A4 Conference proceedings

Experimental investigation on the fatigue strength assessment of welded joints made of S1100 ultra-high-strength steel in as-welded and post-weld treated condition

Publication Details
Authors: Ahola Antti, Skriko Tuomas, Björk Timo
Publication year: 2019
Language: English
Title of parent publication: Proceedings of the 7th International Conference on Structural Engineering, Mechanics and Computation (SEMC 2019)
Start page: 1254
End page: 1259
Number of pages: 6
ISBN: 9781138386969
eISBN: 9780429426506
JUFO-Level of this publication: 1
Open Access: Not an Open Access publication


In this paper, a fatigue test program including 24 tested specimens made of S1100 steel was car-ried out to investigate the fatigue performance of the ultra-high-strength steel (UHSS) welded joints in the as-welded (AW) and post-weld treated (PWT) condition. The fatigue test series consisted of butt joints, load-carrying cruciform joints, and non-load-carrying T-joints. Both high frequency mechanical impact (HFMI) treatment and tungsten inert gas (TIG) dressing were considered as PWT methods in the non-load carrying joints. Fatigue strength was assessed using the conventional stress-based methods, i.e. nominal stress, struc-tural hot spot (HS) stress and effective notch stress (ENS) approaches, and using a novel multi-parametric fa-tigue design approach, named as the 4R method. The 4R method considers a mean stress level of cyclic load-ing, including material ultimate strength (Rm), weld toe quality in terms of toe radius (rtrue), residual stress (σres), and applied stress ratio (R) in the elastic-plastic analysis at the notch root. The results showed a good correspondence between the experimental results and computed fatigue lives when using the 4R method. The 4R method with the local mean stress correction adopts a single S-N curve for all welded specimens regard-less of joint or load configuration, resulting in a high accuracy of fatigue strength assessment in these tests. The conventional methods showed conservative results in R = 0.1 loading, and unconservative results in R = 0.5 loading, respectively.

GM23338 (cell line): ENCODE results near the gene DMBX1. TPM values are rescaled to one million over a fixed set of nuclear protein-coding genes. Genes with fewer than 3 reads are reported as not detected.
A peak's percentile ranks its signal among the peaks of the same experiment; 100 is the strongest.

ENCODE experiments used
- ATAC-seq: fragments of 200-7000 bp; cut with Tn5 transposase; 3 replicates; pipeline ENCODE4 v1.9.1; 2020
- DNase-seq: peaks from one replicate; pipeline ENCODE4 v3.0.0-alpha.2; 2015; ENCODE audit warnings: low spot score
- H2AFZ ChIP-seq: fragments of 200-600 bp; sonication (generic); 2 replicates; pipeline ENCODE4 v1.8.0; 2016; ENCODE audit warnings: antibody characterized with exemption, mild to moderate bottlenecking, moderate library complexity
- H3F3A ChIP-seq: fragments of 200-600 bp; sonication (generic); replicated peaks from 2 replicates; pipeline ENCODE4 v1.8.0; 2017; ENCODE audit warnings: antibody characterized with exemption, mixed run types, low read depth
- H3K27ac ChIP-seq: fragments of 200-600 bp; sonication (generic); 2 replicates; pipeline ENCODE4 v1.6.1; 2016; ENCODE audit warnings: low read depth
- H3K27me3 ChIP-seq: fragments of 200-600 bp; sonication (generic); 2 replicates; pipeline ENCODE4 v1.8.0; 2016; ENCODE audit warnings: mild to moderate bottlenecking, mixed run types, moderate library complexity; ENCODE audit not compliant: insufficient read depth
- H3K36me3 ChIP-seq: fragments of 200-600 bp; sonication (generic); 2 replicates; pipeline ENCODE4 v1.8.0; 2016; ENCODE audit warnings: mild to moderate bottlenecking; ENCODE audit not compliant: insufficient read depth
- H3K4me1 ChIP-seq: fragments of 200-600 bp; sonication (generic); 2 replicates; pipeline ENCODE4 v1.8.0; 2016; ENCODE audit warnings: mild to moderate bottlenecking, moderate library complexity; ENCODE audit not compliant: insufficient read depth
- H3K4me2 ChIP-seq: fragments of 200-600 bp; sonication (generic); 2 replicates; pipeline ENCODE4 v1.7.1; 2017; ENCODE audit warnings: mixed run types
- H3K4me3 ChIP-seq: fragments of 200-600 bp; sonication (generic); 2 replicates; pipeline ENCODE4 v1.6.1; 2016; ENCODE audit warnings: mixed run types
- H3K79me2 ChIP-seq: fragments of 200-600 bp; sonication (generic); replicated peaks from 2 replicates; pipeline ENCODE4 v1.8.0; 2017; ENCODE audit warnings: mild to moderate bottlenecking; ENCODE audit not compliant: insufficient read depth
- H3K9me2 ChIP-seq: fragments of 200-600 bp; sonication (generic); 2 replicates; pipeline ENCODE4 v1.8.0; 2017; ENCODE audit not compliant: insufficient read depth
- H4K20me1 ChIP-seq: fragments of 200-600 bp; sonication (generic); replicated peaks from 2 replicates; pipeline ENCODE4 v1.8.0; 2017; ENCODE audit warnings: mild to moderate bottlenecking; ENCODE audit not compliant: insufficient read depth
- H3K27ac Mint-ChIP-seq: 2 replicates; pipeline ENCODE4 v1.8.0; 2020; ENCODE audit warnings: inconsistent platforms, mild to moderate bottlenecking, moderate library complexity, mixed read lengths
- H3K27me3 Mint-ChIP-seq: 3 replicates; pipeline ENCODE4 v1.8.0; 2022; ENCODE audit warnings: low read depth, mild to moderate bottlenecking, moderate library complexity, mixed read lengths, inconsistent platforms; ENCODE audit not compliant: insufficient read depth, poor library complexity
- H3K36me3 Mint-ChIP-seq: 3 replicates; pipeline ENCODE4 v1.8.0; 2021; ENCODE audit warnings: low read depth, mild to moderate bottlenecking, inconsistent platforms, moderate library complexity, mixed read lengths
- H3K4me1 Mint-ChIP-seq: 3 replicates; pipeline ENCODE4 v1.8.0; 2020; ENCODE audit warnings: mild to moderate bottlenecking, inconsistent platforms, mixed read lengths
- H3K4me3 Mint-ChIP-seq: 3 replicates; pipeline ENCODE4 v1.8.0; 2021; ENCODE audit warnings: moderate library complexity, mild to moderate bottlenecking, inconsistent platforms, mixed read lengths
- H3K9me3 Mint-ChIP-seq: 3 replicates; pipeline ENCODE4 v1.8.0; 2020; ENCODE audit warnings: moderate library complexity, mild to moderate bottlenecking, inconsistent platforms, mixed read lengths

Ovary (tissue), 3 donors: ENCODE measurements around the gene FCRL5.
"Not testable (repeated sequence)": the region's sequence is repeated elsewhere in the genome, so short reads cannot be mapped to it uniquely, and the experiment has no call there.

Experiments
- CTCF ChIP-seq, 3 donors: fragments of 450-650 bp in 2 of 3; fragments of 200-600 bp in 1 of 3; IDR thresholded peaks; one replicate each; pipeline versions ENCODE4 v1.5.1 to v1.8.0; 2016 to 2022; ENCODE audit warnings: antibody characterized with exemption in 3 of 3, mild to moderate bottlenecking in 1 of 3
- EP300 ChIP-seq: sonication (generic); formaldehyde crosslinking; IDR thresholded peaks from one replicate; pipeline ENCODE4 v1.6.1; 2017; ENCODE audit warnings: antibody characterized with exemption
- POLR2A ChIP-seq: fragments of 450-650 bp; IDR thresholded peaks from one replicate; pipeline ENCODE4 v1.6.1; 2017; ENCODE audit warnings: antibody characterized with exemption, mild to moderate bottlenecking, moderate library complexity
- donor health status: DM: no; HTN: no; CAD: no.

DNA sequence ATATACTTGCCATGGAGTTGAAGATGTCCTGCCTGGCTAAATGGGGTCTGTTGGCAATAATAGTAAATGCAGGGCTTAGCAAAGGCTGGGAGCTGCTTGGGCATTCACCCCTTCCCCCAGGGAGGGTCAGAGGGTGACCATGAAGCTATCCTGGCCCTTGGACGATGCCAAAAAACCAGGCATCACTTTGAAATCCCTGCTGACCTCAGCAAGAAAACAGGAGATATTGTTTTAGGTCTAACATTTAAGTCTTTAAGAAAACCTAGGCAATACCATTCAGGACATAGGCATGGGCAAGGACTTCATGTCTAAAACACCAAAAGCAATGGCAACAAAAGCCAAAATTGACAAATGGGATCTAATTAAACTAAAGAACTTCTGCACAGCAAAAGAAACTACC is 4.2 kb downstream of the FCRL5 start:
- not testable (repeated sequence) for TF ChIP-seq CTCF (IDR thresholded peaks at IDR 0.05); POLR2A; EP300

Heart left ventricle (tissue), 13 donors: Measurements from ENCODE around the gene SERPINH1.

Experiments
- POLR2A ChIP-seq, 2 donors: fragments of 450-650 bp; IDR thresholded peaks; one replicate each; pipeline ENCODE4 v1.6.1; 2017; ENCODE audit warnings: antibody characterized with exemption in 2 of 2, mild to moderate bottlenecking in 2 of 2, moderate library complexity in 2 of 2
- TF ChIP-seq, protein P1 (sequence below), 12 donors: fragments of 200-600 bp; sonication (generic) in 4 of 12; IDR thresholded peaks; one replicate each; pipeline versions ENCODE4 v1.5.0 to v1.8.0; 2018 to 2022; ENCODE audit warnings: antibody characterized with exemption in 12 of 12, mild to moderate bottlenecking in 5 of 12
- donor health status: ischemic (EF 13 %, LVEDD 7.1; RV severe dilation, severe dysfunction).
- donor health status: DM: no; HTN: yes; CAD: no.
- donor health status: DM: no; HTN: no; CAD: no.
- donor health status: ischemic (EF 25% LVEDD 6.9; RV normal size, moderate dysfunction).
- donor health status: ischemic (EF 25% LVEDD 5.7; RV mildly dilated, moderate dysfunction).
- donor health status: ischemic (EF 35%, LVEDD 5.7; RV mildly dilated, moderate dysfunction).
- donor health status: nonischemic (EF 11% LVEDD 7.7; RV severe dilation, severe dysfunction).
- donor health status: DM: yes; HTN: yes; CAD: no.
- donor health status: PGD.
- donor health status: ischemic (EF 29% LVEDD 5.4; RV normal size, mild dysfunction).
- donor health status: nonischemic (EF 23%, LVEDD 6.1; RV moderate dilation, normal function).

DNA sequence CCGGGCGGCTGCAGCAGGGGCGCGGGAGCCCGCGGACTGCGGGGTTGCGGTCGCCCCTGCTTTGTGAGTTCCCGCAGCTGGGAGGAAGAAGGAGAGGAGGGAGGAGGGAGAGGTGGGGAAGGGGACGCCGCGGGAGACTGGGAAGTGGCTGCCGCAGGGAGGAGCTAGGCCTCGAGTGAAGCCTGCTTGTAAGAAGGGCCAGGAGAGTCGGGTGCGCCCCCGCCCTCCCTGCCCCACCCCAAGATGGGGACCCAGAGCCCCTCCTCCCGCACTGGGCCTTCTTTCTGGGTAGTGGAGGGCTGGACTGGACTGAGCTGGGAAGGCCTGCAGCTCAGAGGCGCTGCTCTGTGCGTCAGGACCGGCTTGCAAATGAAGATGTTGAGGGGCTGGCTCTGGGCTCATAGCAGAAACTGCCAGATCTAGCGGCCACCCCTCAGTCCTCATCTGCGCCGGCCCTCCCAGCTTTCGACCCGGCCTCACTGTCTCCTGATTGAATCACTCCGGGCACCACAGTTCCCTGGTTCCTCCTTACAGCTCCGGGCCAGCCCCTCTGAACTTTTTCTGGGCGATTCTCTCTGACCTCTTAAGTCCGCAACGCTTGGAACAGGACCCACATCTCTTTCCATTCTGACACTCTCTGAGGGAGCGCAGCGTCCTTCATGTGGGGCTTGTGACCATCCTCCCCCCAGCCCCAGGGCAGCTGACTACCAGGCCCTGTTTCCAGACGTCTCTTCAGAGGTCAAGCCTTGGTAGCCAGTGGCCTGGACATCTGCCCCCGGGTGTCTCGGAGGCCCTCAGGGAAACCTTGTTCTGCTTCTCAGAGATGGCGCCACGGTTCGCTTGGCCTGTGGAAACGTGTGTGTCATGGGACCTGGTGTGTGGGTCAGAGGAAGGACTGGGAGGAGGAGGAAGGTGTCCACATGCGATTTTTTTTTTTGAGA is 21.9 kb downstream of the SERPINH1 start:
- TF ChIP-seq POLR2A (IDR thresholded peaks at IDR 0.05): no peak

Last updated on 2020-20-03 at 10:03